awareness and public awareness of security risks and options. Even when consumers do try to protect their own systems, they may be connected via networks to others with weaker safeguards—like a polluting factory in a densely populated area, one person's laxness in managing a computer system can affect many. As long as demand remains at best inconsistent, vendors have few incentives to make system products more secure, and there is little evidence of the kind of fundamental new system development necessary to make systems highly trustworthy. The market does not work well enough to raise the security of computer systems at a rate fast enough to match the apparent growth in threats to systems.
The U.S. government has been involved in developing technology for computer and communications security for some time. Its efforts have related largely to preserving national security and, in particular, to meeting one major security requirement, confidentiality (preserving data secrecy). But these programs have paid little attention to the other two major computer security requirements, integrity (guarding against improper data modification or destruction) and availability (enabling timely use of systems and the data they hold). These requirements are important to government system users, and they are particularly and increasingly important to users of commercial systems. Needed is guidance that is more wide-ranging and flexible than that offered by the so-called Orange Book published by the National Security Agency, and it should be guidance that stimulates the production of more robust, trustworthy systems at all levels of protection.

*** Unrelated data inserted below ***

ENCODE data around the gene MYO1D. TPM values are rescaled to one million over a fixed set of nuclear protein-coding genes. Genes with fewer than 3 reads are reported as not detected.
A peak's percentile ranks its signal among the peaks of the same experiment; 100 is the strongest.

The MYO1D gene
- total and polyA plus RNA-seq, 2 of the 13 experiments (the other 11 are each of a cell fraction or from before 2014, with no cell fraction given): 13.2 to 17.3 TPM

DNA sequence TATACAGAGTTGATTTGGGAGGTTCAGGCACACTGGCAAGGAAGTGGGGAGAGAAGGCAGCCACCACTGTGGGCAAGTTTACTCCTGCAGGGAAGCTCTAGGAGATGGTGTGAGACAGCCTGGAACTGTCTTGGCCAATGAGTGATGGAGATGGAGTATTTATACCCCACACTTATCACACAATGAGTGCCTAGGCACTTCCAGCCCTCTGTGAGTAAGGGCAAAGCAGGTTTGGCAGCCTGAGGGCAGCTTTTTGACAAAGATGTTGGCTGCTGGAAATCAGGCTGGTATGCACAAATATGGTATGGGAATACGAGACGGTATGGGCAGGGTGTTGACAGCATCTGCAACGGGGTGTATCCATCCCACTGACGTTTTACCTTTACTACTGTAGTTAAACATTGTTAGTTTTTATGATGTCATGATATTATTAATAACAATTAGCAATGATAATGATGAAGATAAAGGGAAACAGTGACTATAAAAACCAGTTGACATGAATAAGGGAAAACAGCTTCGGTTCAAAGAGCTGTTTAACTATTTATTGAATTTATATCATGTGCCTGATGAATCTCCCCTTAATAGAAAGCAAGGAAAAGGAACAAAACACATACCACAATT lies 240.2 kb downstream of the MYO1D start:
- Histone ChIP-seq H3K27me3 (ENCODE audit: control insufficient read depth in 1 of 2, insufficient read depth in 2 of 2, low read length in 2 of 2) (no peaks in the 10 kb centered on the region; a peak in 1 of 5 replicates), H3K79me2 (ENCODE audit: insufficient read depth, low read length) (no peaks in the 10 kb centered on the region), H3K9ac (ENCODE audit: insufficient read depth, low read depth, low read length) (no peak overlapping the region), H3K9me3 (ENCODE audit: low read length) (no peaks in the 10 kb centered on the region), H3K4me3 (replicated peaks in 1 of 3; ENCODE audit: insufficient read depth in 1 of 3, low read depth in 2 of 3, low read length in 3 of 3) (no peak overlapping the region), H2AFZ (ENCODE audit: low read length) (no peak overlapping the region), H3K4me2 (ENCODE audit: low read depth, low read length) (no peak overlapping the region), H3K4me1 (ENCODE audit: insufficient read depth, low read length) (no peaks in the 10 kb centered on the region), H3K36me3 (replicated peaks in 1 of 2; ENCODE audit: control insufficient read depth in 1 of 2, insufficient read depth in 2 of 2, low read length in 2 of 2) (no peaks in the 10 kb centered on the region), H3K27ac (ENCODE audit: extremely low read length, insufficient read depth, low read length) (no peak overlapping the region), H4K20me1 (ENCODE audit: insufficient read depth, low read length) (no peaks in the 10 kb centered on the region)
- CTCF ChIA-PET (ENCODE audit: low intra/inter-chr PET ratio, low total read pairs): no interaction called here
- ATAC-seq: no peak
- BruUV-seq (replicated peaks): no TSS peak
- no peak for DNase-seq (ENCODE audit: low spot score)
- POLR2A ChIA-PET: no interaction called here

Overall, the government's efforts have been hamstrung by internecine conflict and underfunding of efforts aimed at civilian environments. These problems currently appear to be exacerbated, at precisely the time that decisive and concerted action is needed. A coherent strategy must be established now, given the time, resources, planning, and coordination required to achieve adequate system security and trustworthiness. The reorganization of and perceived withdrawal from relevant computer security-related activities at the National Security Agency and the repeated appropriations of minimal funding for relevant activities at the National Institute of Standards and Technology are strong indications of a weak U.S. posture in this area. A weak posture is especially troubling today, because of the momentum that is building overseas for a new set of criteria and associated system evaluation schemes and standards. Influencing what can be sold or may be required in overseas markets, these developments and the U.S. response will affect the competitiveness of U.S. vendors and the